In 1936, Samuel Beckett wrote a letter to the Soviet film director Sergei Eisenstein expressing a desire to work in the lost tradition of silent film. The production of Beckett's Film in 1964, on the cusp of his work as a director for stage and screen, coincides with a widespread revival of silent film in the period of cinema's modernist second wave. Drawing on recently published letters, archival material and production notebooks, Samuel Beckett and Cinema is the first book to examine comprehensively the full extent of Beckett's engagement with cinema and its influence on his work for stage and screen. The book situates Beckett within the context of first and second wave modernist filmmaking, including the work of figures such as Vertov, Keaton, Lang, Epstein, Flaherty, Dreyer, Godard, Bresson, Resnais, Duras, Rogosin and Hitchcock. By examining the parallels between Beckett's methods, as a writer-director, and particular techniques, such as the embodied presence of the camera, the use of asynchronous sound, and the cross-pollination of theatricality and cinema, as well as the connections between his collaborators and the nouvelle vague, the book reveals how Beckett's aesthetic is fundamentally altered by his work for the screen, and his formative encounters with modernist film culture.

Samuel Beckett: Debts and Legacies

Author: David Addyman,Peter Fifield

Publisher: A&C Black

ISBN: 1408183617

Category: Drama

Page: 244

View: 3285

New research essays from leading international scholars examining Beckett's sources, work and influence.

Eliot and Beckett's Low Modernism

Author: Rick de Villiers

Publisher: Edinburgh University Press

ISBN: 1474479057

Category: Literary Criticism

Page: 264

View: 9195

<h4>Explores the relation between humility and humiliation in the works of T. S. Eliot and Samuel Beckett</h4>

<ul><li>Offers the first book-length comparative study of T. S. Eliot and Samuel Beckett</li>
<li>Develops a literary theory of humility and humiliation – concepts whose definitions have largely been determined by philosophy and theology</li>
<li>Explores the relation between negative affect, ethics and aesthetics</li></ul>

<p>Humility and humiliation have an awkward, often unacknowledged intimacy. Humility may be a queenly, cardinal or monkish virtue, while humiliation points to an affective state at the extreme end of shame. Yet a shared etymology links the words to lowliness and, further down, to the earth. As this study suggests, like the terms in question, T. S. Eliot and Samuel Beckett share an imperfect likeness. Between them is a common interest in states of abjection, shame and suffering – and possible responses to such states. Tracing the relation between negative affect, ethics, and aesthetics, <i>Eliot and Beckett’s Low Modernism</i> demonstrates how these two major modernists recuperate the affinity between humility and humiliation – concepts whose definitions have largely been determined by philosophy and theology.</p>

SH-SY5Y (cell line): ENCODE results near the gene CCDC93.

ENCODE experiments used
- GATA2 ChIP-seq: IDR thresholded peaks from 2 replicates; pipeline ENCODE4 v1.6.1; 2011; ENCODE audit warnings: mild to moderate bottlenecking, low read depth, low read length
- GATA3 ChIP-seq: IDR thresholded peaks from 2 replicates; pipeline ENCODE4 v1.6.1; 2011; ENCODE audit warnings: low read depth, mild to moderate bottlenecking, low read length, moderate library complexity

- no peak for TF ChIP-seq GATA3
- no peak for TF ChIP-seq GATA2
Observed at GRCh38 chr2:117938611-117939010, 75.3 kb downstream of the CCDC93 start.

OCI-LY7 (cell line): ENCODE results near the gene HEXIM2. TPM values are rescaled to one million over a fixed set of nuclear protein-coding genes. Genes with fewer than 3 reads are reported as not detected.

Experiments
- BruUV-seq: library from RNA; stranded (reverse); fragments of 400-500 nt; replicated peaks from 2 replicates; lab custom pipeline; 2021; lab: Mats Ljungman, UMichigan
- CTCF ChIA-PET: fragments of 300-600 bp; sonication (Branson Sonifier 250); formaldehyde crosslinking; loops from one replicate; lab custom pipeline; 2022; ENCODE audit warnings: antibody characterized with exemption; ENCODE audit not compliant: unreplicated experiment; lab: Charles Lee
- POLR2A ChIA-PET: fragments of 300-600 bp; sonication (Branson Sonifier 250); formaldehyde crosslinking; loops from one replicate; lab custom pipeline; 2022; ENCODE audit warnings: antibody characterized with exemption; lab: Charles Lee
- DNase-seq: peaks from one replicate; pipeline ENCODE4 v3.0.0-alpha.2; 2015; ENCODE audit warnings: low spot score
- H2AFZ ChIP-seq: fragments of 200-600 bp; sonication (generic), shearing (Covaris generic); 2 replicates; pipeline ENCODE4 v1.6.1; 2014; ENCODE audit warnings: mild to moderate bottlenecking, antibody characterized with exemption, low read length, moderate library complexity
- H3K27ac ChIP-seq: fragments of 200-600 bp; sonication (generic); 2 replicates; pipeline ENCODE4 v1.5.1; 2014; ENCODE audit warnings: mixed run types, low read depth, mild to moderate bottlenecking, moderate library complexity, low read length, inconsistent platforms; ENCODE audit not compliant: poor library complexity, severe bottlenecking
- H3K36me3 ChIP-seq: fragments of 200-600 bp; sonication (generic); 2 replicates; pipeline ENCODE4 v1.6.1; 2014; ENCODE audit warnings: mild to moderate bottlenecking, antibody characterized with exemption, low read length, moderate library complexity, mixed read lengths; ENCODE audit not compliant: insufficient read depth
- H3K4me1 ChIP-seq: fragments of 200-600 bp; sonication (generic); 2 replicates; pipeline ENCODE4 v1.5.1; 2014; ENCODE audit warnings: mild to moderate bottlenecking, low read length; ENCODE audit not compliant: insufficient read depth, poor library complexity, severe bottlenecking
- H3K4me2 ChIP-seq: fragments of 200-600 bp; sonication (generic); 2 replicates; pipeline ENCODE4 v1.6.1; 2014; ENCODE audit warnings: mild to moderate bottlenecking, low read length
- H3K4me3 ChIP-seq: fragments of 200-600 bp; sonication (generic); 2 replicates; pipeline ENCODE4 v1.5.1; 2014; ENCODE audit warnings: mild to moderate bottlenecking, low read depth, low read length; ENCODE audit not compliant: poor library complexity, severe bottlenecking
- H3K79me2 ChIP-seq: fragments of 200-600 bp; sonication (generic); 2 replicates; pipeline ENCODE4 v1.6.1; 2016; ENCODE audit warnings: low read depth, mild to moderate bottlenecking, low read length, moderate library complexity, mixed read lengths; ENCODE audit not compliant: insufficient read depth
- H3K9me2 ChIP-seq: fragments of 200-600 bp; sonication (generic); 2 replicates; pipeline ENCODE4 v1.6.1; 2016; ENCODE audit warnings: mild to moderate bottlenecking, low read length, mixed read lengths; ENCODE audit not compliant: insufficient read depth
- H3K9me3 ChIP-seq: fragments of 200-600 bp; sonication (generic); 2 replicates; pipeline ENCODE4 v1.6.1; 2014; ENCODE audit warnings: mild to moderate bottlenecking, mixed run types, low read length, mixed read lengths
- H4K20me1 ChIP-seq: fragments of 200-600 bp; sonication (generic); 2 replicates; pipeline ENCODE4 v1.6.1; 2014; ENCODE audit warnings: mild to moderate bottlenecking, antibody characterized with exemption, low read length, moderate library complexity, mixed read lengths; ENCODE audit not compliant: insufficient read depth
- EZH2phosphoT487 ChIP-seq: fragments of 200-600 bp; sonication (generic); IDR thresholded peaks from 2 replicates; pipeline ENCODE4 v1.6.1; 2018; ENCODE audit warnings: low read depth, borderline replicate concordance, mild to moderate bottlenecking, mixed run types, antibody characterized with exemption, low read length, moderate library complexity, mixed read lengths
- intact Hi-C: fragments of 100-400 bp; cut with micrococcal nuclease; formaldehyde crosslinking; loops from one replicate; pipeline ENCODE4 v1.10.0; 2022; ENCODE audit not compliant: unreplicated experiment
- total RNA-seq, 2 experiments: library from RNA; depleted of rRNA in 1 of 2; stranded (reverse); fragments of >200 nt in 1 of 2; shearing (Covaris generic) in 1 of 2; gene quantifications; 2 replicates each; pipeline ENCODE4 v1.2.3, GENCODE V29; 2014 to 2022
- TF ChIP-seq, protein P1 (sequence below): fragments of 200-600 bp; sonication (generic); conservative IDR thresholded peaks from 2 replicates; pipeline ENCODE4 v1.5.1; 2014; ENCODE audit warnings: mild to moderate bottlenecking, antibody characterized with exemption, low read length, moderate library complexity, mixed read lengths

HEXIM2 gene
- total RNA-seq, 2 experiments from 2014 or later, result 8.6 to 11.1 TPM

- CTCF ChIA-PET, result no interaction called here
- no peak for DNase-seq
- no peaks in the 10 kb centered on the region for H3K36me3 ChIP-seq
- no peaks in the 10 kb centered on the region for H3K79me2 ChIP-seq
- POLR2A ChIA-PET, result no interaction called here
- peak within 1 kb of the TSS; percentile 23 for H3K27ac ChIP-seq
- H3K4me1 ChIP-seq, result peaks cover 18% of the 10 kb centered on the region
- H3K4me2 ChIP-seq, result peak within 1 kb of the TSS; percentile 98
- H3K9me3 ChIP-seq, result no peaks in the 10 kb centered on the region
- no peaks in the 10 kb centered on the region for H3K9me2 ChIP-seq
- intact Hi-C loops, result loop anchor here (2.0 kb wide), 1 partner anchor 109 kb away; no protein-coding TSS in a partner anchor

Samuel Beckett and the Second World War

Author: William Davies

Publisher: Bloomsbury Publishing

ISBN: 1350106852

Category: Literary Criticism

Page: 256

View: 4997

In the wake of the Second World War, Samuel Beckett wrote some of the most significant literary works of the 20th century. This is the first full-length historical study to examine the far-reaching impact of the war on Beckett's creative and intellectual sensibilities. Drawing on a substantial body of archival material, including letters, manuscripts, diaries and interviews, as well as a wealth of historical sources, this book explores Beckett's writing in a range of political contexts, from the racist dogma of Nazism and aggressive traditionalism of the Vichy regime to Irish neutrality censorship and the politics of recovery in the French Fourth Republic. Along the way, Samuel Beckett and the Second World War casts new light on Beckett's political commitments and his concepts of history as they were formed during Europe's darkest hour.

Samuel Beckett's Critical Aesthetics

Author: Tim Lawrence

Publisher: Springer

ISBN: 3319753991

Category: Literary Criticism

Page: 240

View: 6611

This book considers how Samuel Beckett’s critical essays, dialogues and reflections drew together longstanding philosophical discourses about the nature of representation, and fostered crucial, yet overlooked, connections between these discourses and his fiction and poetry. It also pays attention to Beckett’s writing for little-magazines in France from the 1930s to the 1950s, before going on to consider how the style of Beckett’s late prose recalls and develops figures and themes in his critical writing. By providing a long-overdue assessment of Beckett’s work as a critic, this study shows how Beckett developed a new aesthetic in knowing dialogue with ideas including phenomenology, Kandinsky’s theories of abstraction, and avant-garde movements such as Surrealism. This book will be illuminating for students and researchers interested not just in Beckett, but in literary modernism, the avant-garde, European visual culture and philosophy.

Modernist Exoskeleton

Author: Murray Rachel Murray

Publisher: Edinburgh University Press

ISBN: 147445822X

Category: Literary Criticism

Page: 224

View: 966

Argues for the importance of insects to modernism's formal innovationsUses the idea of the insect as a key to modernist writers' engagement with questions of politics, psychology, life, and literary formProvides in-depth analysis of lesser-known modernist narratives, such as H.D.'s Asphodel and Lewis's Snooty Baronet, as well as new readings of canonical texts - including D. H. Lawrence's Lady Chatterley's Lover and Samuel Beckett's TrilogyExplores the influence of popular scientific writing on modernist aestheticsReveals the attentiveness of modernist writers to nonhuman life, thus forging new lines of connection between modernism and literary animal studiesFocusing on the writing of Wyndham Lewis, D. H. Lawrence, H.D. and Samuel Beckett, this book uncovers a shared fascination with the aesthetic possibilities of the insect body - its adaptive powers, distinct stages of growth and swarming formations. Through a series of close readings, it proposes that the figure of the exoskeleton, which functions both as a protective outer layer and as a site of encounter, can enhance our understanding of modernism's engagement with nonhuman life, as well as its questioning of the boundaries of the human.